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Netherlands’ Top Court Green Lights Major Carbon Capture Project in Port of Rotterdam

An illustration of the "Porthos" project's Carbon Capture and Storage value chain.

Posted on August 21, 2023

The Netherlands’ highest court on Wednesday ruled that construction of a major carbon capture project in the Rotterdam port area can go ahead, despite objections by environmental activists.

The planned “Porthos” project would be Europe’s largest carbon capture and storage facility and is expected to reduce the country’s annual CO2 emissions by about 2% for a period of 15 years from 2026.

Under the project, CO2 emitted by refineries and chemical plants operated by Shell, Exxon Mobil, Air Liquide and Air Products would be transported to empty gas fields under the North Sea.

However, the court said in a preliminary ruling in November the project might have to be halted because it did not meet European environmental guidelines.

The environmental activists that brought the case argued that nitrogen oxide emissions caused by the construction of Porthos would be detrimental for neighboring nature reserves and were thereby in violation of European law.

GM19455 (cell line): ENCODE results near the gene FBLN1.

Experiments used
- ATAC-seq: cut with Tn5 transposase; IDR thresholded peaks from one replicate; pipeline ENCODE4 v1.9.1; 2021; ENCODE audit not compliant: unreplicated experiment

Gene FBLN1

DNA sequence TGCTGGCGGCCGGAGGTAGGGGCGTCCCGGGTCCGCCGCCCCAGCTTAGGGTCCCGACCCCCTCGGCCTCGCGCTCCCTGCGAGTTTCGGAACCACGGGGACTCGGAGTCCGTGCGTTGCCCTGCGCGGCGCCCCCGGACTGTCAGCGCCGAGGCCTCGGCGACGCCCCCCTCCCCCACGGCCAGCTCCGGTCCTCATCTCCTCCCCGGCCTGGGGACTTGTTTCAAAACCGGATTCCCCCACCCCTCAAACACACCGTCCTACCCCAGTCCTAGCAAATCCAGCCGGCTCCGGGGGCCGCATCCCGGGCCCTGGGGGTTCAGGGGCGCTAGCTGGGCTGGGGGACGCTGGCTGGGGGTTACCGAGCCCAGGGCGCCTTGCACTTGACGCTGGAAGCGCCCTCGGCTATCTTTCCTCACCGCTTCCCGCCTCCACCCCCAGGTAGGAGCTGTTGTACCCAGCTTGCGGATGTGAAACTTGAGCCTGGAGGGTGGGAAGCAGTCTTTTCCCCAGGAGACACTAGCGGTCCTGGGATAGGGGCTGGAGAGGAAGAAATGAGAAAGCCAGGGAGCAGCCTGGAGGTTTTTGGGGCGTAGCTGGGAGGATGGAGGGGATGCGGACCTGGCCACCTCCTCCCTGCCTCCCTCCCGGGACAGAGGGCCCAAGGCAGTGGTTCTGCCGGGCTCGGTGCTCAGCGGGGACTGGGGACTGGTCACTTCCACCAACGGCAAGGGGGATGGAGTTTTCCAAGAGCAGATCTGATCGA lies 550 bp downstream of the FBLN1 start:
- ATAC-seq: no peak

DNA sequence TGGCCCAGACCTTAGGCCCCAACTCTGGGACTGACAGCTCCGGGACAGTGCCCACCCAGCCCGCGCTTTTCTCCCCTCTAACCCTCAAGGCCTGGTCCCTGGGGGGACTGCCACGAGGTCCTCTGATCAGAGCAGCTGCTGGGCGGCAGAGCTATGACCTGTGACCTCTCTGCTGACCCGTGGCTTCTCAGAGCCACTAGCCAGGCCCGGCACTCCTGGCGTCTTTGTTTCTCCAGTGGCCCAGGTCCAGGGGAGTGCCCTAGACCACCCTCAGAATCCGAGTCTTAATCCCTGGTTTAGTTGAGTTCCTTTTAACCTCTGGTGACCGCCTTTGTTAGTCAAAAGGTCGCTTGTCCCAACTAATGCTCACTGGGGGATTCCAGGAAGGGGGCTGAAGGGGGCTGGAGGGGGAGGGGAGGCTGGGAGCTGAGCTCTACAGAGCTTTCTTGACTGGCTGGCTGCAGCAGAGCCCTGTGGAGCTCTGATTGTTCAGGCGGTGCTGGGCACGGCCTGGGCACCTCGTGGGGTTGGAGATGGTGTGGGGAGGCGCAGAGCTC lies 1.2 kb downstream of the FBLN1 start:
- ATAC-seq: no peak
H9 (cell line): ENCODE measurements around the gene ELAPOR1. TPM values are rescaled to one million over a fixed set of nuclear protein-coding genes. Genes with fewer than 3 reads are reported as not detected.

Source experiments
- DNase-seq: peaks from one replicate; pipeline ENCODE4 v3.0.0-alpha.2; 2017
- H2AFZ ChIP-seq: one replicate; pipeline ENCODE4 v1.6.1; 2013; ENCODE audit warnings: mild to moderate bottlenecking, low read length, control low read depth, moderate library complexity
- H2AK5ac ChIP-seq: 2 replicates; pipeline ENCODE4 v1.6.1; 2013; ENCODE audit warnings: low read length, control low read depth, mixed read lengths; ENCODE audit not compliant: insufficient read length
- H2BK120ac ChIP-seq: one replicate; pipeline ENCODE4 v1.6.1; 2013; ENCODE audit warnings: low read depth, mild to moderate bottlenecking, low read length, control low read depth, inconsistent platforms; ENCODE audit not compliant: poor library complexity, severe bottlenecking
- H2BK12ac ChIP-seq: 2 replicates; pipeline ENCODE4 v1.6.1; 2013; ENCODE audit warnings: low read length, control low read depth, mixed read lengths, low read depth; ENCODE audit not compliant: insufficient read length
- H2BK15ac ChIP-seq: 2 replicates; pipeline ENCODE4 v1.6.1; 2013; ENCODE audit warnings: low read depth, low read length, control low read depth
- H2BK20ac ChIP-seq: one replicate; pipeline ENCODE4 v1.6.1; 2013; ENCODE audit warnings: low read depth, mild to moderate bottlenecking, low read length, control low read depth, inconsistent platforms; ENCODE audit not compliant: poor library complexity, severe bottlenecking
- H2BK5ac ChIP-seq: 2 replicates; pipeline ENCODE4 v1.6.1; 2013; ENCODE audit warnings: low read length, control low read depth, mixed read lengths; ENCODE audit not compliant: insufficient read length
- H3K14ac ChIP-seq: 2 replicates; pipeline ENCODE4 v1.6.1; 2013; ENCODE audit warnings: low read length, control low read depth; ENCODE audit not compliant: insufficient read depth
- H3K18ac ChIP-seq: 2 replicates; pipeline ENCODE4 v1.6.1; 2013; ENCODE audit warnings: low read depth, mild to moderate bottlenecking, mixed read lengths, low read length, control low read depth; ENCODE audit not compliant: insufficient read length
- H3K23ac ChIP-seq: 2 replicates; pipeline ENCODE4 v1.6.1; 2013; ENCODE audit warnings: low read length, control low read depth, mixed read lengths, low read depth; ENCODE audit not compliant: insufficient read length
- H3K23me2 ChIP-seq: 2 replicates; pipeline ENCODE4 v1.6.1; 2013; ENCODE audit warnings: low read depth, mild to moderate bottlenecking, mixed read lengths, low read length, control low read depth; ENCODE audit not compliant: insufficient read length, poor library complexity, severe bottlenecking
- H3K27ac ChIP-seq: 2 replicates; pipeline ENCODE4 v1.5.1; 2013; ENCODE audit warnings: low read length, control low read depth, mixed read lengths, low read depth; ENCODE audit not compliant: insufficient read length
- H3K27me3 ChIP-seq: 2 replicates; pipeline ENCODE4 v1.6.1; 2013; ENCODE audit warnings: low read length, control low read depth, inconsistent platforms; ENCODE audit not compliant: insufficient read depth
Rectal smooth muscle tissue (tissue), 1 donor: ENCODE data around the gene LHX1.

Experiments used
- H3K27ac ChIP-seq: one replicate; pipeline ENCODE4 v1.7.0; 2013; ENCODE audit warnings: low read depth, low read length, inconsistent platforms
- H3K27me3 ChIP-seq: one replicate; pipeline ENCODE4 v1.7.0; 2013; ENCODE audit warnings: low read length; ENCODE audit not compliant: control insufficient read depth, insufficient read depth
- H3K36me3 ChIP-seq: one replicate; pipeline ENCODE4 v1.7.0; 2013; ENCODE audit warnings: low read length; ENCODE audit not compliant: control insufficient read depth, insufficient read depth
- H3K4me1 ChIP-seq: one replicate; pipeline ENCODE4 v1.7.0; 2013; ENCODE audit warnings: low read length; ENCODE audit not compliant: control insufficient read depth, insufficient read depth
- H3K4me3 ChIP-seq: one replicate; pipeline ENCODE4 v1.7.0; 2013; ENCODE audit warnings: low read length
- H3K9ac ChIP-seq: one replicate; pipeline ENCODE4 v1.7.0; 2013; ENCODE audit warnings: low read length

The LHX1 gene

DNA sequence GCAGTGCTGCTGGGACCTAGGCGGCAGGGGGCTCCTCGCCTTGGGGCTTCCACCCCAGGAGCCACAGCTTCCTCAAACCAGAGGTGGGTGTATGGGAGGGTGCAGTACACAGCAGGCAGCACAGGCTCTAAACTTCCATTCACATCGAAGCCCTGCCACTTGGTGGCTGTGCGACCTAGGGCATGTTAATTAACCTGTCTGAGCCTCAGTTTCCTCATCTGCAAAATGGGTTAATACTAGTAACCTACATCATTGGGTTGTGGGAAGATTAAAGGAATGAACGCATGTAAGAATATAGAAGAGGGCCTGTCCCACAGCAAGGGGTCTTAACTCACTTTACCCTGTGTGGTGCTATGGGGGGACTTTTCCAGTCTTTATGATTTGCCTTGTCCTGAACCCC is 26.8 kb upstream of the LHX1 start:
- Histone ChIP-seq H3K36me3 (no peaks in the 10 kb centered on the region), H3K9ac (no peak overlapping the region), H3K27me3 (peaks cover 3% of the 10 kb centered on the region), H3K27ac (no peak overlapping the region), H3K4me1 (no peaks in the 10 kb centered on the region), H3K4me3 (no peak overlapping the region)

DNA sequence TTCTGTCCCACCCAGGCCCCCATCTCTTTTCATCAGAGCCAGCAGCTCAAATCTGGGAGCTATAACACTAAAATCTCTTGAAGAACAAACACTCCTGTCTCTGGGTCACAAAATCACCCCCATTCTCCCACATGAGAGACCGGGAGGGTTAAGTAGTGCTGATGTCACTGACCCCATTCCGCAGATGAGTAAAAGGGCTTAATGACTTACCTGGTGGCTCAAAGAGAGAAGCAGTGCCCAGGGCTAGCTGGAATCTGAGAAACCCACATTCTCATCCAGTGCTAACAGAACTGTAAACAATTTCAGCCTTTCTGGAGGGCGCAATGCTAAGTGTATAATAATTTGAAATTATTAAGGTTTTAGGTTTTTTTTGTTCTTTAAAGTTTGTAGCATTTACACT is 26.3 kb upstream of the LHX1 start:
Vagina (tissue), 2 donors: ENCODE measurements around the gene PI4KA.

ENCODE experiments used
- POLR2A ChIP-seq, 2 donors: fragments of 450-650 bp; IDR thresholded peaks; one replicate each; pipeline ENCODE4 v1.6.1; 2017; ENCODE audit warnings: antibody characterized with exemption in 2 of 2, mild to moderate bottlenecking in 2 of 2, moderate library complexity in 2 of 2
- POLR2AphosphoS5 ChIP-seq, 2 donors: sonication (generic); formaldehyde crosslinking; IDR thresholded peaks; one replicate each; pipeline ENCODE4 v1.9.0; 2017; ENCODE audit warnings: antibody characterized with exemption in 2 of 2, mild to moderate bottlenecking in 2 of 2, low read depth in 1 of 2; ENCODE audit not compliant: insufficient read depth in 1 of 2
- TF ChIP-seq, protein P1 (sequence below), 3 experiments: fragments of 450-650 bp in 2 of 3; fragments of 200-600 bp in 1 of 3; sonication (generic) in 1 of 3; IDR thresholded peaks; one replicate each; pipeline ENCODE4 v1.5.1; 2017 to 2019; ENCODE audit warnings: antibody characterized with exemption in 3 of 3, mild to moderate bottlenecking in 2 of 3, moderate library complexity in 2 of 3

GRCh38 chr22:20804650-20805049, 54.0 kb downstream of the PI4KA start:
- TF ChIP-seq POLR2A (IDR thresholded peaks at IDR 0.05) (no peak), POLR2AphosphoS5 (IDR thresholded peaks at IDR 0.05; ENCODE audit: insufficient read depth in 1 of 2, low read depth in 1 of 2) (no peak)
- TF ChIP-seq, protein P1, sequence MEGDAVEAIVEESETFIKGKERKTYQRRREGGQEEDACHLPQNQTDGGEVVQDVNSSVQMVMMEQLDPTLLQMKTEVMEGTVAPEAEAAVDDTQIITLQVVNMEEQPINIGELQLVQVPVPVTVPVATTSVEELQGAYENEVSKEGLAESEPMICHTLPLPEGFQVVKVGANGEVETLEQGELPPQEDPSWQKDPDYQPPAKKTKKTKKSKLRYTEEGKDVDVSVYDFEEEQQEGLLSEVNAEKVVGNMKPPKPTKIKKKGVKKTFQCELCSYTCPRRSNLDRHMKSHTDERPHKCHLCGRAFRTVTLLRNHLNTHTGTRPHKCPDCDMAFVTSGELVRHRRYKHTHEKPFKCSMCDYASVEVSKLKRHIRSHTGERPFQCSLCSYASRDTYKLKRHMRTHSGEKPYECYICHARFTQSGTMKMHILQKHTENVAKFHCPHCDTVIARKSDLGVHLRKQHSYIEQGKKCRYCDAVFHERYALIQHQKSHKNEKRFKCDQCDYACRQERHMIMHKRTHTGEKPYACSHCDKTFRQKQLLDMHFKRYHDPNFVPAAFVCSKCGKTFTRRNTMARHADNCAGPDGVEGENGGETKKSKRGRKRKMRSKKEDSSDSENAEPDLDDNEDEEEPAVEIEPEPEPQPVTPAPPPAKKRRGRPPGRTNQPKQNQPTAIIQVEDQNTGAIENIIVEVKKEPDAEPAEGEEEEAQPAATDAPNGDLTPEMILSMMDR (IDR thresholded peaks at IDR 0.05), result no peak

But the court now says research commissioned by the government had objectively shown that the effects of construction on the nature reserves would be limited and temporary.

Porthos’ developers, which include the Rotterdam port authorities and Dutch gas company Gasunie, said they now expected to make a final investment decision in the coming weeks, with the aim of starting construction early next year.

Capturing the CO2 emitted by large industries is seen by many experts as instrumental to the Dutch government’s aim for a 55% reduction of those emissions by 2030, relative to 1990 levels.

The ruling on Porthos was the result of a drawn-out legal fight to reduce emissions of nitrogen oxides, which in large quantities can threaten specific types of plants and the animals that feed on them.

The Netherlands has struggled for years with high nitrogen emissions due to relatively large numbers of livestock and heavy use of fertilizers by farmers, as well as traffic and construction in the densely populated country.

The Council of State ruled in 2019 that emissions by Dutch builders and farmers were in breach of European laws, a ruling that crippled construction and led to a massive protests by farmers.

The government has repeatedly vowed to drastically cut emissions, but has so far failed to determine exactly how to do so.


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